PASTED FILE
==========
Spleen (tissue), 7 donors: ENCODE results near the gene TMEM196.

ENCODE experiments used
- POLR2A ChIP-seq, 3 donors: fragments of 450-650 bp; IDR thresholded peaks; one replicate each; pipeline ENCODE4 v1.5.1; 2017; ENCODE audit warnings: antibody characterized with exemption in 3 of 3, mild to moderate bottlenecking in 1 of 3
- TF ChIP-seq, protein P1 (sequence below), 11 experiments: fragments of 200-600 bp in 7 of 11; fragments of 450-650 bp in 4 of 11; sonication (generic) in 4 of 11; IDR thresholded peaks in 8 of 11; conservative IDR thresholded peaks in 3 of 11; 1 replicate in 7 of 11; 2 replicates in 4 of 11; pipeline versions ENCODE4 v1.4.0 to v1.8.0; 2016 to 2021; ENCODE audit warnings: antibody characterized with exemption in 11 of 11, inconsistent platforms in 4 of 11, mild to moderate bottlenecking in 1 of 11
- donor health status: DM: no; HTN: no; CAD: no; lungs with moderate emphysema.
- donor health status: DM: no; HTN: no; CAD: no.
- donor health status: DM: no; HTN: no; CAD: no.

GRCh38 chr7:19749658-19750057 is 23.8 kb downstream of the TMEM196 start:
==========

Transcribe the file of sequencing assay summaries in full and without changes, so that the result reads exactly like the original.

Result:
Spleen (tissue), 7 donors: ENCODE results near the gene TMEM196.

ENCODE experiments used
- POLR2A ChIP-seq, 3 donors: fragments of 450-650 bp; IDR thresholded peaks; one replicate each; pipeline ENCODE4 v1.5.1; 2017; ENCODE audit warnings: antibody characterized with exemption in 3 of 3, mild to moderate bottlenecking in 1 of 3
- TF ChIP-seq, protein P1 (sequence below), 11 experiments: fragments of 200-600 bp in 7 of 11; fragments of 450-650 bp in 4 of 11; sonication (generic) in 4 of 11; IDR thresholded peaks in 8 of 11; conservative IDR thresholded peaks in 3 of 11; 1 replicate in 7 of 11; 2 replicates in 4 of 11; pipeline versions ENCODE4 v1.4.0 to v1.8.0; 2016 to 2021; ENCODE audit warnings: antibody characterized with exemption in 11 of 11, inconsistent platforms in 4 of 11, mild to moderate bottlenecking in 1 of 11
- donor health status: DM: no; HTN: no; CAD: no; lungs with moderate emphysema.
- donor health status: DM: no; HTN: no; CAD: no.
- donor health status: DM: no; HTN: no; CAD: no.

GRCh38 chr7:19749658-19750057 is 23.8 kb downstream of the TMEM196 start: